To undertake a comprehensive communications campaign that improves relations between local governments and society. This can only be done through a strong social compact
Lastly, we need to reconfigure our energy distribution sector, so that we address the triple challenge of; climate change, energy efficiency and unreliable supply.
An all-of-government-approach is central to remodelling a viable and sustainable, financial architecture for local government.
In this period of the “new normal”, social compacting with the private sector, non-governmental organisations (NGOs), financing institutions and the international community is indispensable. It is important to increase financing for municipal infrastructure through a range of instruments; including blended financing instruments, pooled financing and an increase in private sector participation in infrastructure projects.
In response to the Covid-19 Pandemic, we have already reprioritized the budget as part of the announcement made by President Ramaphosa of additional funding of R20-billion for municipalities. From this total amount, the following allocations will be made:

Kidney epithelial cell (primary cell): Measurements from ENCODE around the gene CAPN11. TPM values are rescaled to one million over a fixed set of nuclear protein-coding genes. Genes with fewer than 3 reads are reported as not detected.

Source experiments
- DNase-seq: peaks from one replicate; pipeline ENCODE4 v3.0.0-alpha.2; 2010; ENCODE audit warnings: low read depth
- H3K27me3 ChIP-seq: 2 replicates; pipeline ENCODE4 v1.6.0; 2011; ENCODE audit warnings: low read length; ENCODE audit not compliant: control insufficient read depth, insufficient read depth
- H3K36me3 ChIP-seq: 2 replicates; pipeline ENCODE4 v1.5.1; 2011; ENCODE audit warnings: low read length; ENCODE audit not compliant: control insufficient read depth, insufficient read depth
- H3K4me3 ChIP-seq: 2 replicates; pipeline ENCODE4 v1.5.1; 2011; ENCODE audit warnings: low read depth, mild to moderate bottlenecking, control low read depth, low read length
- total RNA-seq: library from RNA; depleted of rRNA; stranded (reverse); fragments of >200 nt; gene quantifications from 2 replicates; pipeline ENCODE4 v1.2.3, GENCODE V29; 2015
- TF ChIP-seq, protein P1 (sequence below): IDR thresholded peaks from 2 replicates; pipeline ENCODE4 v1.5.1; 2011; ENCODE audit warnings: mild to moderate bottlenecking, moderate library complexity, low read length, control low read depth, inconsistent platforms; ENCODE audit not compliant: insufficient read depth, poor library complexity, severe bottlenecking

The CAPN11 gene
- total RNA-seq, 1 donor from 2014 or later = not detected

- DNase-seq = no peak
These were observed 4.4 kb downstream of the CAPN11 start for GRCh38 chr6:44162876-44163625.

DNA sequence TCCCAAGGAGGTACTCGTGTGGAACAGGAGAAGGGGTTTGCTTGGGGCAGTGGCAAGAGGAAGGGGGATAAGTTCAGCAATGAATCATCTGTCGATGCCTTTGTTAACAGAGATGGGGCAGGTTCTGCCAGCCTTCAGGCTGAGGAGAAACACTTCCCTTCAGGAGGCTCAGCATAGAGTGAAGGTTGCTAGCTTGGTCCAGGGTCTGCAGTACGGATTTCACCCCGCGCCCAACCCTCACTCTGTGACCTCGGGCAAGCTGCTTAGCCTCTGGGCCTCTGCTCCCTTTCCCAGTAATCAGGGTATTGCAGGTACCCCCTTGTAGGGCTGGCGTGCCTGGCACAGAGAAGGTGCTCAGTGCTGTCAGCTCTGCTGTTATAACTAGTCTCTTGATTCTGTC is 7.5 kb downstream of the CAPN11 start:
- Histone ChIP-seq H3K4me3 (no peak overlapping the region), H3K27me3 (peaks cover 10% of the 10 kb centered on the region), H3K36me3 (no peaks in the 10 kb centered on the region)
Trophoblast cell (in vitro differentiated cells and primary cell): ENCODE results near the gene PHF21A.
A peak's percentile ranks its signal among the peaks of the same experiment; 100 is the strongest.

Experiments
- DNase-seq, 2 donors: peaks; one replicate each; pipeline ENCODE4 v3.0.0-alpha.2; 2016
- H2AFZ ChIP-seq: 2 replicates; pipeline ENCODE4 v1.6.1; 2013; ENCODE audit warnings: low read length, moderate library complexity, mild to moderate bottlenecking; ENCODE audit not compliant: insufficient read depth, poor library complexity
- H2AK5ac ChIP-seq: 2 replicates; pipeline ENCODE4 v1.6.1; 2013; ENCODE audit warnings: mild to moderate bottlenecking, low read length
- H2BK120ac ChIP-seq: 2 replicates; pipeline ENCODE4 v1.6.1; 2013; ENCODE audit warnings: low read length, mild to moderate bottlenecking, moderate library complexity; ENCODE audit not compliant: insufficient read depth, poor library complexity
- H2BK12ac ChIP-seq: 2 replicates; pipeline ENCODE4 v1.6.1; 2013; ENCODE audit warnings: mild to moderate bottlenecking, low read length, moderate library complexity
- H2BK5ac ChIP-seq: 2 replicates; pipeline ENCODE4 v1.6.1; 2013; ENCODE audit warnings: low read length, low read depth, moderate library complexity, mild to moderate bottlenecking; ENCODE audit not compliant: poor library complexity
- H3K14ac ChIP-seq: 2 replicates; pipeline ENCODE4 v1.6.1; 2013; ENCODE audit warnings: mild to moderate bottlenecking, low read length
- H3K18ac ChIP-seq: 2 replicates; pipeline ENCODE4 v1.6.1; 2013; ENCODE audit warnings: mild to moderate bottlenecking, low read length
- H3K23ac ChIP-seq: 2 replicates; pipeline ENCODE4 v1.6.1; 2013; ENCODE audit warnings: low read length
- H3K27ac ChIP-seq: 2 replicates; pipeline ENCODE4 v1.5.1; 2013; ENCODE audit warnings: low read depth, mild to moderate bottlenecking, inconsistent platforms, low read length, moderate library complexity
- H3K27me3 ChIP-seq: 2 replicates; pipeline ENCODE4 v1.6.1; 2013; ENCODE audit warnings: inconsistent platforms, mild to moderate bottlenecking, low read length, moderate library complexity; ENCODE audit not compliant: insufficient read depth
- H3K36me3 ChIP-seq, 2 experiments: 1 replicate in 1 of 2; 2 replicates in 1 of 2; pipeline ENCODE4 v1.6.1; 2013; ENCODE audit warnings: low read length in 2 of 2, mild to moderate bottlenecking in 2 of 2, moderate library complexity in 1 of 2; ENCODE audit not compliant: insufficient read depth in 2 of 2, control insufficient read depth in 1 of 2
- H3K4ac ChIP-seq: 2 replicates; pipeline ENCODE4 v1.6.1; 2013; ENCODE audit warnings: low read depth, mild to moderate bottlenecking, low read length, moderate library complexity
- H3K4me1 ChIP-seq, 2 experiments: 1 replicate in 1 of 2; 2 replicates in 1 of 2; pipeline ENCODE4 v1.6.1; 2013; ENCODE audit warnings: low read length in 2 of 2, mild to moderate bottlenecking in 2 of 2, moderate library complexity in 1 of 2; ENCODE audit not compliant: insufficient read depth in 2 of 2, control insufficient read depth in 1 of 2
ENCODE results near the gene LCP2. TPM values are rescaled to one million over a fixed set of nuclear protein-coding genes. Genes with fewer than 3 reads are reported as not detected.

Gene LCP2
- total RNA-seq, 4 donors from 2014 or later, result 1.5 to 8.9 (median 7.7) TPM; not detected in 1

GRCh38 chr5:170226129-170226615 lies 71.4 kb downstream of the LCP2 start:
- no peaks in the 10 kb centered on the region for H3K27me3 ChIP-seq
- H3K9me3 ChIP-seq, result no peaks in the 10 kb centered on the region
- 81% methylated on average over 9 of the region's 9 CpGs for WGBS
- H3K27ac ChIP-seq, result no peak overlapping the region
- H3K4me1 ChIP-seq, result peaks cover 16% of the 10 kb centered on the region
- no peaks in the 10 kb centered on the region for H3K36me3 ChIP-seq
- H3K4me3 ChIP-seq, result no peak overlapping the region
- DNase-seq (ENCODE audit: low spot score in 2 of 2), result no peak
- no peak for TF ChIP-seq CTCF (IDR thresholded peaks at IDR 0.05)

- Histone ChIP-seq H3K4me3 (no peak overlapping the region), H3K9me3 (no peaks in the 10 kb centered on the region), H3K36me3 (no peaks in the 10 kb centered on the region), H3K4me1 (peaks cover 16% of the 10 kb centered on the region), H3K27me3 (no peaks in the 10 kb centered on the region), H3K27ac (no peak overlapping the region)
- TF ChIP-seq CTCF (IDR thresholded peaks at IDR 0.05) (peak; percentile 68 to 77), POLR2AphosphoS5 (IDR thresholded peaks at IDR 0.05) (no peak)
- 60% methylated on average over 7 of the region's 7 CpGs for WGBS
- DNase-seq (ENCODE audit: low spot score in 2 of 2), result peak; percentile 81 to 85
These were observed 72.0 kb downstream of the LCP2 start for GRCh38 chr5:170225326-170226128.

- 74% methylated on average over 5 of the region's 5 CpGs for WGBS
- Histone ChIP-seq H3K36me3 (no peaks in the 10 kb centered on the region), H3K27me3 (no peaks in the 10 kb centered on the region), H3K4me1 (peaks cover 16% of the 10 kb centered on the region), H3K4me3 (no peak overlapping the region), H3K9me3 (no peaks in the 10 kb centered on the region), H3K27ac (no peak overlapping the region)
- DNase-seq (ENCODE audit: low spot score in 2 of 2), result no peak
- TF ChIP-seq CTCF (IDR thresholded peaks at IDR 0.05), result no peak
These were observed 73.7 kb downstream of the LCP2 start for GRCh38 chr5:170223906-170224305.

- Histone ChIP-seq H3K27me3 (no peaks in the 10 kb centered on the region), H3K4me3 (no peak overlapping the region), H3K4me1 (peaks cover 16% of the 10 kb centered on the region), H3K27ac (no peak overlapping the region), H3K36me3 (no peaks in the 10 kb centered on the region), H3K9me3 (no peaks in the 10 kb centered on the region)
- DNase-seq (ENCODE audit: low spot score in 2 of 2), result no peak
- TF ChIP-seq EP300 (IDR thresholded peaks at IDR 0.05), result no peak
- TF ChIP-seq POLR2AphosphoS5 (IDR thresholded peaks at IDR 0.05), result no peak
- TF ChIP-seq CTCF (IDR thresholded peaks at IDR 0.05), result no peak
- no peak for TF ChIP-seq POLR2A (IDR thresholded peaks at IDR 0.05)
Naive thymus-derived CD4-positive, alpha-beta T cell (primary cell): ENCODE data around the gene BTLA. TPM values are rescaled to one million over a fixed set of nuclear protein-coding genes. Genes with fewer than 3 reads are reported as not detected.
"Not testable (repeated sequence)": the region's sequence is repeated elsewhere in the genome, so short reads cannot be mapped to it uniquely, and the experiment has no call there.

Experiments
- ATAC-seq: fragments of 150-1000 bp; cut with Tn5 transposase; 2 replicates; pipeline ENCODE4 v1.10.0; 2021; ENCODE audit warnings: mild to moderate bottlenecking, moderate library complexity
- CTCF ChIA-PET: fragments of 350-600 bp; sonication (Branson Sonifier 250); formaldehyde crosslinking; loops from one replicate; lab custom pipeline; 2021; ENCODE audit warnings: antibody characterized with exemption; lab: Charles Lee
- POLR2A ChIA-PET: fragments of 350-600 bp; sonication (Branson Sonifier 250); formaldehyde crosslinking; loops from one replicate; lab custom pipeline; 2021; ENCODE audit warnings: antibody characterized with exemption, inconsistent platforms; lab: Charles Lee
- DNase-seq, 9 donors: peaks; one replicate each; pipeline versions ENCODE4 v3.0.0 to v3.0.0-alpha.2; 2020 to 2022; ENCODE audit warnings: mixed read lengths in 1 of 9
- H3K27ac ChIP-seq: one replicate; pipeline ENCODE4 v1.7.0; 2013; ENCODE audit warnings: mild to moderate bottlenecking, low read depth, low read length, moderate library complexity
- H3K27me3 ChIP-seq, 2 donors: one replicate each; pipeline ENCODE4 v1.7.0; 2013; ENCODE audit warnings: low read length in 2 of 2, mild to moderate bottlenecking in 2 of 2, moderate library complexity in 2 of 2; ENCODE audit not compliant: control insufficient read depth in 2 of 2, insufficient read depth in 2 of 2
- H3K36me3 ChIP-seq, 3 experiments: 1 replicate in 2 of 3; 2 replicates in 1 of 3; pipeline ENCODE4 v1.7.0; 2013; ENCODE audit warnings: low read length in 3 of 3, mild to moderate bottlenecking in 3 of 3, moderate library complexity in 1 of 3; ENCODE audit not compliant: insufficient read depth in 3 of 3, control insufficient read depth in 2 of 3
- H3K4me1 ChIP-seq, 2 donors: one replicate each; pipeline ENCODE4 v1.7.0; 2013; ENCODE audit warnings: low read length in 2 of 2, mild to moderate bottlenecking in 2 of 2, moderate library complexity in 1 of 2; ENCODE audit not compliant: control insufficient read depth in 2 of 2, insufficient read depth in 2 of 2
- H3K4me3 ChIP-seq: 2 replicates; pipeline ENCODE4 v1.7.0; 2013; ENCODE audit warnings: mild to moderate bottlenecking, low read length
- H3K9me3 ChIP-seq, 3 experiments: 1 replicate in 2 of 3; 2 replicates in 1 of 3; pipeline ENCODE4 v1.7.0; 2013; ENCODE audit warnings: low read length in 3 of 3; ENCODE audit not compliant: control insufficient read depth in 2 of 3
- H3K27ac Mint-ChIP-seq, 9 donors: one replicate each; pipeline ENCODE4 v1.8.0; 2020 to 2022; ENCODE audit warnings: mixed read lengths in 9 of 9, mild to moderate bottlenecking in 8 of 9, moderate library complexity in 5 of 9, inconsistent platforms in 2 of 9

R11-billion in additions through the Local Government Equitable Share which has been provisioned by National Treasury; and
The remaining R9,4-billion is obtained through the repurposing of the existing Division of Revenue Act grants, which are already allocated to municipalities.
Specifically, the 9,4-billion is broken down into the following grant allocations:
Municipal Infrastructure (Direct Conditional grants) – 4,4 billion,
Urban Settlements Development (Direct Conditional grants) – 2,2 billion,
Public Transport Network (Direct Conditional grants) – 1 billion,
Water Services Infrastructure (Direct Conditional grants) – 689 million
Regional Bulk Infrastructure (Indirect Conditional grants) – 409 million, and
Regional Bulk Infrastructure (Direct Conditional grants) – 401 million,
Integrated Urban Development (Direct Conditional grants)- 190 million.
Furthermore, we have reallocated funds within existing Vote 3 for:
Municipal Infrastructure Grant: 4,4 billion.
Community Works Programme: 1,3 billion
Integrated Urban Development Grant: 189 million